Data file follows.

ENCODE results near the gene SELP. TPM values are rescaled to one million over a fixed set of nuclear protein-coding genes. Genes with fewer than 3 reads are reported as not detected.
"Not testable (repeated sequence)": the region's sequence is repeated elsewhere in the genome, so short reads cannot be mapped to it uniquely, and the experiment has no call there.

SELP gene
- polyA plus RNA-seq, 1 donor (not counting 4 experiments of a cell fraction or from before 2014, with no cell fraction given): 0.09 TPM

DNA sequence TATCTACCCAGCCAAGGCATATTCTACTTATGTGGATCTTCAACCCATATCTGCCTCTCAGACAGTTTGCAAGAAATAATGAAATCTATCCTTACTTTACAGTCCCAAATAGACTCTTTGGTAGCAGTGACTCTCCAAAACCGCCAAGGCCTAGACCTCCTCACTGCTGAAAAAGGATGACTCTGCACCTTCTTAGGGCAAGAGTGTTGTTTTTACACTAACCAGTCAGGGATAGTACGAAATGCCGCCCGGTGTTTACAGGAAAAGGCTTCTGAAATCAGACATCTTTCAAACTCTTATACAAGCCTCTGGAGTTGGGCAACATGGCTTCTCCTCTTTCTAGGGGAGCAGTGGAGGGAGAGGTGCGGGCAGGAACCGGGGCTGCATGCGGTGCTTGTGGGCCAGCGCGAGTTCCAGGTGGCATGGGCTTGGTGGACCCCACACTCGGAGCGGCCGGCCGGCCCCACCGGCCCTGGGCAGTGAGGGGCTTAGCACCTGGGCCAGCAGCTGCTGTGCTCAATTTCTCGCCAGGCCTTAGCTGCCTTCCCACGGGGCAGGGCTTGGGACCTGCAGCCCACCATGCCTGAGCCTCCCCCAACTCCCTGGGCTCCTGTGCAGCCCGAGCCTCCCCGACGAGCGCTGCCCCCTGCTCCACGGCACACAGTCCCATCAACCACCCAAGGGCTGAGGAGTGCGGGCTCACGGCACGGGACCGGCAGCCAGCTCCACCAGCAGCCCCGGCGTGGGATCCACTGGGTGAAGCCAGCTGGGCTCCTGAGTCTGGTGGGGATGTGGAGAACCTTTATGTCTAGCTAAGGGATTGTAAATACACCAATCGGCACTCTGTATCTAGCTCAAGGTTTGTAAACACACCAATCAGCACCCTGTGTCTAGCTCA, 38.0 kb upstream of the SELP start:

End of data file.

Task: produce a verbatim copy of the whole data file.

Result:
ENCODE results near the gene SELP. TPM values are rescaled to one million over a fixed set of nuclear protein-coding genes. Genes with fewer than 3 reads are reported as not detected.
"Not testable (repeated sequence)": the region's sequence is repeated elsewhere in the genome, so short reads cannot be mapped to it uniquely, and the experiment has no call there.

SELP gene
- polyA plus RNA-seq, 1 donor (not counting 4 experiments of a cell fraction or from before 2014, with no cell fraction given): 0.09 TPM

DNA sequence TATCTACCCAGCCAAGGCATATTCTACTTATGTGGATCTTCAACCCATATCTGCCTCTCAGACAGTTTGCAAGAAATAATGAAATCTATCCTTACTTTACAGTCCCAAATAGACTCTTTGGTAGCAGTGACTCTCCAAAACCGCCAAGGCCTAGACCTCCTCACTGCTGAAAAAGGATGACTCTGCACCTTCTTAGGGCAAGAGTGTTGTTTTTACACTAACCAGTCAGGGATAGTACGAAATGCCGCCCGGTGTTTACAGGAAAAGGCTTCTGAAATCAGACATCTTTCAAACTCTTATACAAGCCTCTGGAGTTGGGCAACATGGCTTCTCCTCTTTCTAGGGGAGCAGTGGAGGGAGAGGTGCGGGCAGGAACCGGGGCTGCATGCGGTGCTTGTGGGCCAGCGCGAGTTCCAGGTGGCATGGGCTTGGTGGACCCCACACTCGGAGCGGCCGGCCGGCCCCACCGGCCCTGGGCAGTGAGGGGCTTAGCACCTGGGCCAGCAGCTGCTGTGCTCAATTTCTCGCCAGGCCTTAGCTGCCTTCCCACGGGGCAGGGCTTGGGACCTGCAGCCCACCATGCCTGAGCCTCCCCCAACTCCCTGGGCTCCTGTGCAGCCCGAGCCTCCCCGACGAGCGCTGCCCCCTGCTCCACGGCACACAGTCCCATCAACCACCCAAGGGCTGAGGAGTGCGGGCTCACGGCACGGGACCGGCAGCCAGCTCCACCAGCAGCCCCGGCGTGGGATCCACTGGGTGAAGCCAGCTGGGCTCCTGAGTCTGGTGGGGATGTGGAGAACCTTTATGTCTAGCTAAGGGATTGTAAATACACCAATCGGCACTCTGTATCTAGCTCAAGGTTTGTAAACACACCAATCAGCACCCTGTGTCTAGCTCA, 38.0 kb upstream of the SELP start: